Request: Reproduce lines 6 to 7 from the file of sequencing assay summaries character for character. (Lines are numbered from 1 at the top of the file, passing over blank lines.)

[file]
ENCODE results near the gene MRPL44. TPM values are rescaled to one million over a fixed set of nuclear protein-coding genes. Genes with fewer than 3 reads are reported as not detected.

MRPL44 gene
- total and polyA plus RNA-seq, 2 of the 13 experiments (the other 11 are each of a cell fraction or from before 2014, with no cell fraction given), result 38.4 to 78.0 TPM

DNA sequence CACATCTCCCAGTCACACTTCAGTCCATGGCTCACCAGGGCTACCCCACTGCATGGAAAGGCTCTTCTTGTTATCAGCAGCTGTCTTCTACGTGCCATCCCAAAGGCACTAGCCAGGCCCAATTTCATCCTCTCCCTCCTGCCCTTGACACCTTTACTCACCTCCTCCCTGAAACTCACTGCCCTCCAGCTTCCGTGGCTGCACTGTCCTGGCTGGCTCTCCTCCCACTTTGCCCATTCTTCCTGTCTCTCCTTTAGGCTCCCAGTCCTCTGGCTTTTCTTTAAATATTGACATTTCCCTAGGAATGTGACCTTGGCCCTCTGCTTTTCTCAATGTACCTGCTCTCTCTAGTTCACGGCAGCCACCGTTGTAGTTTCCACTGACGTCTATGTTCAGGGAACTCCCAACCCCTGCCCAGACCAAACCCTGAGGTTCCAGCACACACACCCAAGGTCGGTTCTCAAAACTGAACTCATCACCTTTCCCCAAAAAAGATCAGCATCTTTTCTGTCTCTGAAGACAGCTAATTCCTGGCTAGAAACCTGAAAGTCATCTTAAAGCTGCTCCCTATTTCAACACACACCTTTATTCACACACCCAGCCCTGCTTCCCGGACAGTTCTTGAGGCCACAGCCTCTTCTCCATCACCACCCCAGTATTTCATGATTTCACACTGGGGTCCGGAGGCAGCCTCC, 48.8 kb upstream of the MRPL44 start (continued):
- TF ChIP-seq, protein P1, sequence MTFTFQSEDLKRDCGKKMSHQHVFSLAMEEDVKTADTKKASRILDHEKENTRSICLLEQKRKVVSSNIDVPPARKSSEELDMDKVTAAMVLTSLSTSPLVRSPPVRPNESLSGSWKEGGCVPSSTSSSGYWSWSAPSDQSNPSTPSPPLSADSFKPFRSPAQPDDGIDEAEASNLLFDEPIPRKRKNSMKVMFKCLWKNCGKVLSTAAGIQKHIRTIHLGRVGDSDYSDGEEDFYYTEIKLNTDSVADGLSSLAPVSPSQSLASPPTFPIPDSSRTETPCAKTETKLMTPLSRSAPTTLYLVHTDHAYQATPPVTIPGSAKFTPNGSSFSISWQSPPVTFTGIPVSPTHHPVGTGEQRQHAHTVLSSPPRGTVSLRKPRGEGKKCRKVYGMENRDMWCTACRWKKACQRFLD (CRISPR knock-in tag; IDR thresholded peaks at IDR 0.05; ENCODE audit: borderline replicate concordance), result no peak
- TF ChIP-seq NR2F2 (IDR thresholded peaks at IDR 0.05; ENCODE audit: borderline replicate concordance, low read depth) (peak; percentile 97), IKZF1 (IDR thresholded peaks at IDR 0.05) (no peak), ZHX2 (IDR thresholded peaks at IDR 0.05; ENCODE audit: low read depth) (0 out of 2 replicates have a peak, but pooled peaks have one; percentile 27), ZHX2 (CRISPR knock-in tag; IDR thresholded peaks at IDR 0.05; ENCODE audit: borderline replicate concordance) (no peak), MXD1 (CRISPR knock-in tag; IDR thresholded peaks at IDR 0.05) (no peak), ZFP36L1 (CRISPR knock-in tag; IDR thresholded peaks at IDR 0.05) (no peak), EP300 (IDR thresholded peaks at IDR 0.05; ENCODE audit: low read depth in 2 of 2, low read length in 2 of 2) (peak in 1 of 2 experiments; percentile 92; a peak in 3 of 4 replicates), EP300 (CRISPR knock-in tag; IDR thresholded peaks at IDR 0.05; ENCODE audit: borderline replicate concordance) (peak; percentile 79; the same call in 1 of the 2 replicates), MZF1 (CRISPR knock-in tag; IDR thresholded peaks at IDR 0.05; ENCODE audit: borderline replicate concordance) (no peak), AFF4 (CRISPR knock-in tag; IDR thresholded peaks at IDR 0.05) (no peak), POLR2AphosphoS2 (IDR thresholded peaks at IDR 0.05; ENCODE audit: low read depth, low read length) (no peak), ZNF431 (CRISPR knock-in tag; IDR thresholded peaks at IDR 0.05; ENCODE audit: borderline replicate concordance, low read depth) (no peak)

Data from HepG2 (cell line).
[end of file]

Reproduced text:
- TF ChIP-seq NR2F2 (IDR thresholded peaks at IDR 0.05; ENCODE audit: borderline replicate concordance, low read depth) (peak; percentile 97), IKZF1 (IDR thresholded peaks at IDR 0.05) (no peak), ZHX2 (IDR thresholded peaks at IDR 0.05; ENCODE audit: low read depth) (0 out of 2 replicates have a peak, but pooled peaks have one; percentile 27), ZHX2 (CRISPR knock-in tag; IDR thresholded peaks at IDR 0.05; ENCODE audit: borderline replicate concordance) (no peak), MXD1 (CRISPR knock-in tag; IDR thresholded peaks at IDR 0.05) (no peak), ZFP36L1 (CRISPR knock-in tag; IDR thresholded peaks at IDR 0.05) (no peak), EP300 (IDR thresholded peaks at IDR 0.05; ENCODE audit: low read depth in 2 of 2, low read length in 2 of 2) (peak in 1 of 2 experiments; percentile 92; a peak in 3 of 4 replicates), EP300 (CRISPR knock-in tag; IDR thresholded peaks at IDR 0.05; ENCODE audit: borderline replicate concordance) (peak; percentile 79; the same call in 1 of the 2 replicates), MZF1 (CRISPR knock-in tag; IDR thresholded peaks at IDR 0.05; ENCODE audit: borderline replicate concordance) (no peak), AFF4 (CRISPR knock-in tag; IDR thresholded peaks at IDR 0.05) (no peak), POLR2AphosphoS2 (IDR thresholded peaks at IDR 0.05; ENCODE audit: low read depth, low read length) (no peak), ZNF431 (CRISPR knock-in tag; IDR thresholded peaks at IDR 0.05; ENCODE audit: borderline replicate concordance, low read depth) (no peak)

Data from HepG2 (cell line).